The “conflict resolution” aspect is the important point. I don’t see how corpsing someone is successful negotiation. In fact, quite the opposite. Further, if you add the political violence (2a is anti-government) aspect of the problem, then violence is a demonstration of a person’s incompetence at politics – it ought to disqualify them.

  3. Rob Grigjanis says

    Is the “well-regulated militia” supposed to be the National Guard of a particular state? If not, who’s supposed to be doing the “well-regulating”?

  4. says

    Rob Grigjanis@#3:
    Is the “well-regulated militia” supposed to be the National Guard of a particular state?

    Important point, thank you.

    I’d certainly interpret it that way. Wanna play soldier? Join the state guard and learn the important military skills: boredom, cleaning stuff, taking stupid orders, and sometimes doing something useful. They did a unit call-up during a hurricane and half the tough guys in my unit couldn’t make it. Useless! I made it 40 miles on my motorcycle.

    I carried an M-60 in my reserve unit and hauling that thing around cured me of any interest in machine guns.

    “Militia” has a specific meaning and it’s not armed peasants. It’s armed and organized peasants. The overall power-structure does not and should not appreciate “freelance militia” – a “well-regulated” militia fits into a chain of command and is able to deploy for light missions. The chain of command for guard units is well-defined: they have scattered bases within a state, their own logistics, motor pool, and arsenals – and they have NCOs and officers, anchored at the state governor who is the civilian authority that can order a call-up and deploy guard units on a task and purpose.

    The US national guard system was utterly demolished under Bush/Rumsfeld – suddenly instead of being deployed in-state to help communities with floods, etc., they were running around in Iraq taking casualties. Worse, because the regular army and guard had different retention rules, it was actually possible (and happened) for guard units to get deployed and redeployed to Iraq. There were “weekend warriors” who spent WAY more time in Iraq than regular army units – so much for “one weekend a month, one month a year.” Since Bushco treated the guard as regular army, now nobody wants to be in the guard; suddenly they have a retention crisis.

  5. Pierce R. Butler says

    … the premise of the 2nd amendment is that the state may become dangerous to individual rights, and therefore individuals may overthrow the state.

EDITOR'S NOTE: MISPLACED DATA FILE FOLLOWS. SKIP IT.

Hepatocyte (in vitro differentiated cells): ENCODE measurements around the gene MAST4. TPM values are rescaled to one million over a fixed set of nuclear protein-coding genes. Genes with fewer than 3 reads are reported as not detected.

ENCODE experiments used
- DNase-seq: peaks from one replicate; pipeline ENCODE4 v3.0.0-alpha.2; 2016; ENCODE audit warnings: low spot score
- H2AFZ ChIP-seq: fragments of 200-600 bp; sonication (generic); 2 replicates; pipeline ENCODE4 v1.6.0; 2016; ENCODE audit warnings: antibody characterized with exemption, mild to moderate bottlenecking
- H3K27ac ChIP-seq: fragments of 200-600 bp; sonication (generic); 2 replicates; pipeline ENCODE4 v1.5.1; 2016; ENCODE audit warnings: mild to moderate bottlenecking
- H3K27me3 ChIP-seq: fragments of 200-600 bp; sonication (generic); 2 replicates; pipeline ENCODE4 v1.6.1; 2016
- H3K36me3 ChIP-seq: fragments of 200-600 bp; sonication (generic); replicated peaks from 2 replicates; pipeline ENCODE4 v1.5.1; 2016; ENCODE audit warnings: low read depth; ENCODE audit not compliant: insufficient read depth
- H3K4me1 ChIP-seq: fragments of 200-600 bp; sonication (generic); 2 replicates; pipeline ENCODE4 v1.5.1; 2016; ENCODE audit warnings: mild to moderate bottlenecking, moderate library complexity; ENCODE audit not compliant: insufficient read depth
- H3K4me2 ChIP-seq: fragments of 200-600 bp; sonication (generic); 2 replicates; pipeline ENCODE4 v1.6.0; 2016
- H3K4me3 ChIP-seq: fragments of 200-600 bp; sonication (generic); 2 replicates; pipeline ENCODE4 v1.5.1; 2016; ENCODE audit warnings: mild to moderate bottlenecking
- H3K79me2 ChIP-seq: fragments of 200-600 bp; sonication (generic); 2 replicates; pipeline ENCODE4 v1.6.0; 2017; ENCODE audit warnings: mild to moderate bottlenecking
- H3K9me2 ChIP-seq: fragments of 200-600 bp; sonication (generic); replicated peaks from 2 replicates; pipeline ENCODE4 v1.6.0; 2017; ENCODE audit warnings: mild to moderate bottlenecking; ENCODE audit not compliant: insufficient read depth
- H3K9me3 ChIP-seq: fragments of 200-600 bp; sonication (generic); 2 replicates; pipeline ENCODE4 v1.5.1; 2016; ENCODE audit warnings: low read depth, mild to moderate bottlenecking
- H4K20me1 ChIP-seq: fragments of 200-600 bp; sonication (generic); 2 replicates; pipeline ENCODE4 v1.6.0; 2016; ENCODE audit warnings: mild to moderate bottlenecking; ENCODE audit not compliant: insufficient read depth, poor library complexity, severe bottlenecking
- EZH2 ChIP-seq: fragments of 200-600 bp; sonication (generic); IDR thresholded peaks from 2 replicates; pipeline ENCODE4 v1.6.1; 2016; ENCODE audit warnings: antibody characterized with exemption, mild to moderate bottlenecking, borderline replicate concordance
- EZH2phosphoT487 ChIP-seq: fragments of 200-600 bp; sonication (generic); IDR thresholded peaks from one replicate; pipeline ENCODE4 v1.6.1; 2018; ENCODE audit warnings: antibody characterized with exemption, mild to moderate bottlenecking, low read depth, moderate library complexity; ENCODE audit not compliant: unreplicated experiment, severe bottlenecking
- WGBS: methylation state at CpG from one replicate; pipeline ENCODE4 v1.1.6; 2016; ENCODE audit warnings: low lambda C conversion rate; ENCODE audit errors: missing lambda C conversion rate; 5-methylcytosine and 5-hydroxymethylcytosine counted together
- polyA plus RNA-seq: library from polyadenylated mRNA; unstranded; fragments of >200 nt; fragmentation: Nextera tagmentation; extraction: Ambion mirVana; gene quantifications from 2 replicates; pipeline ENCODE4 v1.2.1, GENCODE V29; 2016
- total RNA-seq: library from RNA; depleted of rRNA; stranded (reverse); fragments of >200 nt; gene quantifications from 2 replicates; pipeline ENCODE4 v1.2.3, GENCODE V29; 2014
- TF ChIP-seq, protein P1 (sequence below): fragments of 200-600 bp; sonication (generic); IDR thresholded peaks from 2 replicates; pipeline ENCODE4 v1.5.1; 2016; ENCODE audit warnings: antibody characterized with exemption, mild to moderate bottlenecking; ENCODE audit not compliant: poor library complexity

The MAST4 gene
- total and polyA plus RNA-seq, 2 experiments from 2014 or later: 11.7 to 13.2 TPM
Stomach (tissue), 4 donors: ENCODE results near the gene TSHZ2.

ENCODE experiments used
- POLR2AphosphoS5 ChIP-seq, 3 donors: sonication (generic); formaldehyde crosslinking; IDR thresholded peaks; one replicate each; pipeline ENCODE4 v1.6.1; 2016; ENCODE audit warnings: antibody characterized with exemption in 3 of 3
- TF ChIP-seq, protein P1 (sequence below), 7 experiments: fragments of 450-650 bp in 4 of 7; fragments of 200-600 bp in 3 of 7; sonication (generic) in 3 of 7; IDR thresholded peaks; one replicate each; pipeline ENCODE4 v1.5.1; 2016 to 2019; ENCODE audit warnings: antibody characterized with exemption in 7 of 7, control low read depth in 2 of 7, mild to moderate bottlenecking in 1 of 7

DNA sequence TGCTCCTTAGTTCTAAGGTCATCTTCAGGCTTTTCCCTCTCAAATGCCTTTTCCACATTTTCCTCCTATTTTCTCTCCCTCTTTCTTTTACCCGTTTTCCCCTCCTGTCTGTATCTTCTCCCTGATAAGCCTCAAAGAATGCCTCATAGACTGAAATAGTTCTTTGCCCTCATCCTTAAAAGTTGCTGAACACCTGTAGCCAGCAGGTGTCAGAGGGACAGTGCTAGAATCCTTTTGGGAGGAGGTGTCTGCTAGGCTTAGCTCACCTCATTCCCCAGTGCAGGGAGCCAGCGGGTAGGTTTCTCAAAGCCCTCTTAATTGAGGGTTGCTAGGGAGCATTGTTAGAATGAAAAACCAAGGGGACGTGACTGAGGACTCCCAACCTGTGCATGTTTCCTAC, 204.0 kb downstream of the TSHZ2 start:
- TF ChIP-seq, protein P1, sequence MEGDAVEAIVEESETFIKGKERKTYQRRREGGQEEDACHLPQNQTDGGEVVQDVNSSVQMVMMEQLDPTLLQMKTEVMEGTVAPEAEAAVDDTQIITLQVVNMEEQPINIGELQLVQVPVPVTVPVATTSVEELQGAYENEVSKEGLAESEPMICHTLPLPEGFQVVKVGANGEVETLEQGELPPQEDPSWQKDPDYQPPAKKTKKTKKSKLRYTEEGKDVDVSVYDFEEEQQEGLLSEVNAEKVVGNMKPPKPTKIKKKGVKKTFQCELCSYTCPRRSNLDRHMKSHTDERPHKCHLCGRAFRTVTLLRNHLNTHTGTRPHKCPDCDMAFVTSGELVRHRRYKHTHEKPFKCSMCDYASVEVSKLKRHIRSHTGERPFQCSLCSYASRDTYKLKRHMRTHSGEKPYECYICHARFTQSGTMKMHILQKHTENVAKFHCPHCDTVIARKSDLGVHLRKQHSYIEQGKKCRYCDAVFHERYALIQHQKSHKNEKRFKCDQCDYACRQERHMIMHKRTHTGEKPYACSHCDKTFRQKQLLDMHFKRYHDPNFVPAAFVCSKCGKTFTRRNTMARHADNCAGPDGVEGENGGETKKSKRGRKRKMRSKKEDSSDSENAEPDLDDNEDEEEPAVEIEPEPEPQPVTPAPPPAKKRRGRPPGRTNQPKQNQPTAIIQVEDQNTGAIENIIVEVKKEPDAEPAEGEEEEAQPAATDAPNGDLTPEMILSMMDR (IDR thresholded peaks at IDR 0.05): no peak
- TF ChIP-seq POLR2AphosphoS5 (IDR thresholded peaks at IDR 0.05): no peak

Only in the fantasies of wingnuts.

    US Constitution, Article I, Section 8 (1st mention of “militia”):

    The Congress shall have Power …
    To provide for calling forth the Militia to execute the Laws of the Union, suppress Insurrections and repel Invasions;

    To provide for organizing, arming, and disciplining, the Militia, and for governing such Part of them as may be employed in the Service of the United States, reserving to the States respectively, the Appointment of the Officers, and the Authority of training the Militia according to the discipline prescribed by Congress; …

    Article II, Section 2:

    The President shall be Commander in Chief of the Army and Navy of the United States, and of the Militia of the several States, when called into the actual Service of the United States; …

    IOW: the militia exist to enforce central authority, and the Second Amendment does the same.

    The “Framers” convened the Constitutional Convention in the aftermath of Shay’s Rebellion specifically to strengthen the government (which demanded and collected taxes far above anything the British had ever levied) and make sure anything like that which might happen again would get thoroughly and immediately squelched. The first major mobilization of the militia occurred exactly for that purpose (see “Whiskey Rebellion”); not sure when this “overthrow the tyrants” fantasy began, but it’s 180° out of line with historical & legal reality.

  6. consciousness razor says

    The 2nd amendment nut who is leaning on the 2nd amendment and wearing the “thin blue line” patch is self-contradictory, because the 2nd amendment means that when the state gets oppressive, you’ll shoot cops. That’s why the well-regulated militia exists: to combat the state – not to serve the state as irregular bullet-sponges.

    That’s an interpretation, I guess, but it’s certainly not the only one. Some context, via wiki (my emphasis):

    Before and after the English Bill of Rights, the government could always disarm any individual or class of individuals it considered dangerous to the peace of the realm.[44] In 1765, William Blackstone wrote the Commentaries on the Laws of England describing the right to have arms in England during the 18th century as a subordinate auxiliary right of the subject that was “also declared” in the English Bill of Rights.[45][46]

    The fifth and last auxiliary right of the subject, that I shall at present mention, is that of having arms for their defence, suitable to their condition and degree, and such as are allowed by law. Which is also declared by the same statute 1 W. & M. st.2. c.2. and is indeed a public allowance, under due restrictions, of the natural right of resistance and self-preservation, when the sanctions of society and laws are found insufficient to restrain the violence of oppression.[47]


    The need to have arms for self-defence was not really in question. Peoples all around the world since time immemorial had armed themselves for the protection of themselves and others, and as organized nations began to appear these arrangements had been extended to the protection of the state.[48] Without a regular army and police force, it had been the duty of certain men to keep watch and ward at night and to confront and capture suspicious persons. Every subject had an obligation to protect the king’s peace and assist in the suppression of riots.[49]